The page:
Stay Close

Page 7


If she were asked, Megan would claim that she didn’t plan it. It was spur of the moment, no big deal, but on her second night down staying at the Tropicana, a scant two blocks from La Crème, she donned her clingiest outfit and visited the club.
“You saw me?” Megan asked.
“No. And I guess you didn’t seek me out.”
There was hurt in Lorraine’s voice. Megan had seen her old friend behind the bar and kept her distance. The club was big and dark. People liked to get lost in places like that. It was easy not to be seen.
“I didn’t mean…” Megan stopped. “So who then?”
“I don’t know. But it’s true?”
“It was only one time,” Megan said.
Lorraine said nothing.
“I don’t understand. What’s the problem?”
“Why did you come back?”
“Does it matter?”
“Not to me,” Lorraine said. “But a cop found out. Same one who’s been looking for you all these years. He’s never given up.”
“And now you think he’ll find me?”
“Yeah,” Lorraine said. “I think there’s a pretty good chance he’ll find you.”
“So this visit is a warning?”
“Something like that.”
“What else is it?”
“I don’t know what happened that night,” Lorraine said. “And I don’t want to know. I’m happy. I like my life. I do what I please with whom I please. I don’t get into other people’s stuff, you know what I’m saying?”
“And I may be wrong. I mean, you know how the club is. Bad lighting. And it’s been, what, seventeen years? So I could have been mistaken. It was only for a second, but for all I know it was the same night you were there. But what with you back and now someone else gone missing…”
“What are you talking about, Lorraine? What did you see?”
Lorraine looked up and swallowed. “Stewart,” she said, fiddling with the unlit cigarette. “I think I saw Stewart Green.”
WITH A HEAVY SIGH, Detective Broome approached the doomed house and rang the bell. Sarah opened the door and with nary a glance said, “Come on in.” Broome wiped his feet, feeling sheepish. He took off the old trench coat and draped it over his arm. Nothing inside the house had changed in all these years. The dated recessed lighting, the white leather couch, the old recliner in the corner—all the same. Even the photographs on the fireplace mantel hadn’t been switched out. For a long time, at least five years, Sarah had left her husband’s slippers by that old recliner. They were gone now, but the chair remained. Broome wondered if anybody ever sat in it.
It was as though the house refused to move on, as though the walls and ceilings were grieving and waiting. Or maybe that was projecting. People need answers. They need closure. Hope, Broome knew, could be a wonderful thing. But hope could crush you anew every single day. Hope could be the cruelest thing in the world.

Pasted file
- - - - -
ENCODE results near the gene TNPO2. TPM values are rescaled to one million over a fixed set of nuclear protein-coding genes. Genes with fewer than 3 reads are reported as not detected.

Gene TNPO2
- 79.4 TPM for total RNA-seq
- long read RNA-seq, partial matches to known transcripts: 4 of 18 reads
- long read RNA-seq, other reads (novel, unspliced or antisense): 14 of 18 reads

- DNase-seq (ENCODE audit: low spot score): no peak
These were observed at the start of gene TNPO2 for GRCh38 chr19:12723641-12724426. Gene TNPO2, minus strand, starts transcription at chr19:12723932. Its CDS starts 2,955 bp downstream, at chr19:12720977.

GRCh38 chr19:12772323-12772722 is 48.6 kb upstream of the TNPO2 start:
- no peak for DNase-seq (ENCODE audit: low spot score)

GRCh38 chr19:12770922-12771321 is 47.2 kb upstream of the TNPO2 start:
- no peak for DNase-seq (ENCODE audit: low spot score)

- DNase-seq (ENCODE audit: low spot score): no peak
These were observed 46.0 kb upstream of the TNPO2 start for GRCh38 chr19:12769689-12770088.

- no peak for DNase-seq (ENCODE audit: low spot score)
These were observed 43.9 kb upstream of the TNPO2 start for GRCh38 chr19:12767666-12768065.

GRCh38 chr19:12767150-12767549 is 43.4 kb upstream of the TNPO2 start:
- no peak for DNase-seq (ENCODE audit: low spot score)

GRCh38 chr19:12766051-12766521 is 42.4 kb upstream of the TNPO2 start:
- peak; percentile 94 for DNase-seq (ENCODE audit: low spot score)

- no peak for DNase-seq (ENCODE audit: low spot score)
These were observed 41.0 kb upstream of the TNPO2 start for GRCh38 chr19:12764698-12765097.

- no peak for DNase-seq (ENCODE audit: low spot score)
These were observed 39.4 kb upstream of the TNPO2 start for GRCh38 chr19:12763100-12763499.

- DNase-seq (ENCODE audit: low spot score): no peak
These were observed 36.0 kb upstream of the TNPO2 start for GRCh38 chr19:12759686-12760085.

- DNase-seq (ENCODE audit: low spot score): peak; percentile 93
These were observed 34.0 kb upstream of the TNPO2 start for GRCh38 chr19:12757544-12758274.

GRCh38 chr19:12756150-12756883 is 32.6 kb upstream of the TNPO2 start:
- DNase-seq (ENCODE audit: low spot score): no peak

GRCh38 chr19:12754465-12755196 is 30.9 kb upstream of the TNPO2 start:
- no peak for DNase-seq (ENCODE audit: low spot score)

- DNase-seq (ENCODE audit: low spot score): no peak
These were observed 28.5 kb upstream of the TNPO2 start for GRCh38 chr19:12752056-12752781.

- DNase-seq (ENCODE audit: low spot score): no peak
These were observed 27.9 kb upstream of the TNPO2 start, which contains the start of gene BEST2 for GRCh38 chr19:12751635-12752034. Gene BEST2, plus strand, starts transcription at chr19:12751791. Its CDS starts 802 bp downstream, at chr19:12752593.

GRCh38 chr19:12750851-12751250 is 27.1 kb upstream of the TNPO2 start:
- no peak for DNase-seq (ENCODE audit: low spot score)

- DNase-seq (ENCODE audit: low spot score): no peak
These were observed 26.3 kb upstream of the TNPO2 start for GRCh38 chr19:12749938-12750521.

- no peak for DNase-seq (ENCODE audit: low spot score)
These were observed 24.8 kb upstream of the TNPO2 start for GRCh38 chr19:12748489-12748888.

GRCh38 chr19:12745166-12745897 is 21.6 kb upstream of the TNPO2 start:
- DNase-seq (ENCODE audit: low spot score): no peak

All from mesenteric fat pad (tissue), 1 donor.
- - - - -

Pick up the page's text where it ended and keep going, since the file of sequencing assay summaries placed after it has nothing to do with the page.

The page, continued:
“You missed the anniversary,” Sarah said.
Broome nodded, not ready to tell her why yet. “How are the kids?”
Sarah’s children were practically grown now. Susie was a junior at Bucknell. Brandon was a high school senior. They had been little more than babies when their father vanished, ripped from this tidy household, never to be seen by any of his loved ones again. Broome had never solved the case. He had never let it go either. You shouldn’t get personally involved. He knew that. But he had. He had gone to Susie’s dance recitals. He had helped teach Brandon how to throw a baseball. He had even, twelve years ago and to his great shame, had too much to drink with Sarah and, well, stayed the whole night.
“How’s the new job?” Broome asked her.
“Is your sister coming in soon?”
Sarah sighed. “Yep.”
Sarah was still an attractive woman. There were crow’s-feet by the eyes, and the lines around her mouth had deepened over the years. Aging works well on some women. Sarah was one of them.
She was also a cancer survivor, twenty-plus years now. She had told Broome this the first time they met, sitting in this very room, when he had come here to investigate the disappearance. The diagnosis had been made, Sarah explained to him, when she was pregnant with Susie. If it wasn’t for her husband, Sarah insisted, she would have never survived. She wanted Broome to understand that. When the prognosis was bad, when the chemo made Sarah vomit continuously, when she lost her hair and her looks, when her body started to decay, when no one else, including Sarah, had any hope—that word again—he and he alone had stuck by her.
Which proved yet again that there was no explaining the complexities and hypocrisies of human nature.
He stayed up with her. He held her forehead late at night. He fetched her medicines and kissed her cheek and held her shivering body and made her feel loved.
She had looked Broome in the eye and told him all this because she wanted him to stay with the case, to not dismiss her husband as a runaway, to get personally involved, to find her soul mate because she simply could not live without him.
Seventeen years later, despite learning some hard truths, Broome was still here. And the whereabouts of Sarah’s husband and soul mate was still very much a mystery.
Broome looked up at her now. “That’s good,” he said, hearing the babble in his own voice. “I mean, about your sister’s visiting. I know you like when your sister visits.”
“Yeah, it’s awesome,” Sarah said, a voice flat enough to slip under a door crack. “Broome?”
“You’re giving me small talk.”
Broome looked down at his hands. “I was just trying to be nice.”
“No. See, you don’t do just being nice, Broome. And you never do small talk.”
“Good point.”
Despite all the trappings—bright yellow paint, fresh-cut flowers—all Broome could see was the decay. The years of not knowing had devastated the family. The kids had some hard years. Susie had two DUIs. Brandon had a drug bust. Broome had helped both of them get out of trouble. The house still looked as though their father had disappeared yesterday—frozen in time, waiting for his return.
Sarah’s eyes widened a little as if struck by a painful realization. “Did you find… ?”